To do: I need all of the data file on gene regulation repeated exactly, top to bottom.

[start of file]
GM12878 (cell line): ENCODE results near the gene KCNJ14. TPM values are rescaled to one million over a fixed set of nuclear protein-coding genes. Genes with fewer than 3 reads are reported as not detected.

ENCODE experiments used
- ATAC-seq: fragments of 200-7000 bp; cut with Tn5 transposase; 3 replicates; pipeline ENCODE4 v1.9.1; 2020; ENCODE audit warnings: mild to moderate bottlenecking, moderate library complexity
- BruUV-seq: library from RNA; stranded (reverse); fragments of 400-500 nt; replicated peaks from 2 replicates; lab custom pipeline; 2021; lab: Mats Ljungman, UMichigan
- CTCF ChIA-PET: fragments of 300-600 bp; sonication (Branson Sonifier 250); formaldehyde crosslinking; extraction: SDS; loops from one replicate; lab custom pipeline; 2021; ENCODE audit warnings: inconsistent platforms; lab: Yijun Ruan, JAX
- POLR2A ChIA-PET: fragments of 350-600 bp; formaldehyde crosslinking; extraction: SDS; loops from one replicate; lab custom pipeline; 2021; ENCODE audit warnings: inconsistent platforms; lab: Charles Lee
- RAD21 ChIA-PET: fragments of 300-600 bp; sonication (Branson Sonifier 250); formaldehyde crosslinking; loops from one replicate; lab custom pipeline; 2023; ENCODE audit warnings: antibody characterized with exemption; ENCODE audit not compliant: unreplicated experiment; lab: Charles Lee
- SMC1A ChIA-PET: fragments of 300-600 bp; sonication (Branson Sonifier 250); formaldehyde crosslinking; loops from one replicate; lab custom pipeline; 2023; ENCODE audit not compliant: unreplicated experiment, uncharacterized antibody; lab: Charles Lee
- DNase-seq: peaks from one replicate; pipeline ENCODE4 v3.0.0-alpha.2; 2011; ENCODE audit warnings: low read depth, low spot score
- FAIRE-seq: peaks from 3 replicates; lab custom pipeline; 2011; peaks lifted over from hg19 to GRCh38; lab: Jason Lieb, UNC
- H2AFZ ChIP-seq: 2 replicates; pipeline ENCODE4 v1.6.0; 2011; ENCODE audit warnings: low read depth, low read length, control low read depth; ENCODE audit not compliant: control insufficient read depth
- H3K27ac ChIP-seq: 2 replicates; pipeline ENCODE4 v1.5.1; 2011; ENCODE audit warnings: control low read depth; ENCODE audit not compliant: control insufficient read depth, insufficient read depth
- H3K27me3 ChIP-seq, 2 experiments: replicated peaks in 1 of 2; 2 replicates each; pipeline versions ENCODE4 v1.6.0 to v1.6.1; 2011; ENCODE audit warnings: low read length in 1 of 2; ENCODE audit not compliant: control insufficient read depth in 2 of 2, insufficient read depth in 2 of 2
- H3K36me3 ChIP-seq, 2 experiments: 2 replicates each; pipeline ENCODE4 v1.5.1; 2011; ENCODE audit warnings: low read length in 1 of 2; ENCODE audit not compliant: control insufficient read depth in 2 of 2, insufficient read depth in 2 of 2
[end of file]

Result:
GM12878 (cell line): ENCODE results near the gene KCNJ14. TPM values are rescaled to one million over a fixed set of nuclear protein-coding genes. Genes with fewer than 3 reads are reported as not detected.

ENCODE experiments used
- ATAC-seq: fragments of 200-7000 bp; cut with Tn5 transposase; 3 replicates; pipeline ENCODE4 v1.9.1; 2020; ENCODE audit warnings: mild to moderate bottlenecking, moderate library complexity
- BruUV-seq: library from RNA; stranded (reverse); fragments of 400-500 nt; replicated peaks from 2 replicates; lab custom pipeline; 2021; lab: Mats Ljungman, UMichigan
- CTCF ChIA-PET: fragments of 300-600 bp; sonication (Branson Sonifier 250); formaldehyde crosslinking; extraction: SDS; loops from one replicate; lab custom pipeline; 2021; ENCODE audit warnings: inconsistent platforms; lab: Yijun Ruan, JAX
- POLR2A ChIA-PET: fragments of 350-600 bp; formaldehyde crosslinking; extraction: SDS; loops from one replicate; lab custom pipeline; 2021; ENCODE audit warnings: inconsistent platforms; lab: Charles Lee
- RAD21 ChIA-PET: fragments of 300-600 bp; sonication (Branson Sonifier 250); formaldehyde crosslinking; loops from one replicate; lab custom pipeline; 2023; ENCODE audit warnings: antibody characterized with exemption; ENCODE audit not compliant: unreplicated experiment; lab: Charles Lee
- SMC1A ChIA-PET: fragments of 300-600 bp; sonication (Branson Sonifier 250); formaldehyde crosslinking; loops from one replicate; lab custom pipeline; 2023; ENCODE audit not compliant: unreplicated experiment, uncharacterized antibody; lab: Charles Lee
- DNase-seq: peaks from one replicate; pipeline ENCODE4 v3.0.0-alpha.2; 2011; ENCODE audit warnings: low read depth, low spot score
- FAIRE-seq: peaks from 3 replicates; lab custom pipeline; 2011; peaks lifted over from hg19 to GRCh38; lab: Jason Lieb, UNC
- H2AFZ ChIP-seq: 2 replicates; pipeline ENCODE4 v1.6.0; 2011; ENCODE audit warnings: low read depth, low read length, control low read depth; ENCODE audit not compliant: control insufficient read depth
- H3K27ac ChIP-seq: 2 replicates; pipeline ENCODE4 v1.5.1; 2011; ENCODE audit warnings: control low read depth; ENCODE audit not compliant: control insufficient read depth, insufficient read depth
- H3K27me3 ChIP-seq, 2 experiments: replicated peaks in 1 of 2; 2 replicates each; pipeline versions ENCODE4 v1.6.0 to v1.6.1; 2011; ENCODE audit warnings: low read length in 1 of 2; ENCODE audit not compliant: control insufficient read depth in 2 of 2, insufficient read depth in 2 of 2
- H3K36me3 ChIP-seq, 2 experiments: 2 replicates each; pipeline ENCODE4 v1.5.1; 2011; ENCODE audit warnings: low read length in 1 of 2; ENCODE audit not compliant: control insufficient read depth in 2 of 2, insufficient read depth in 2 of 2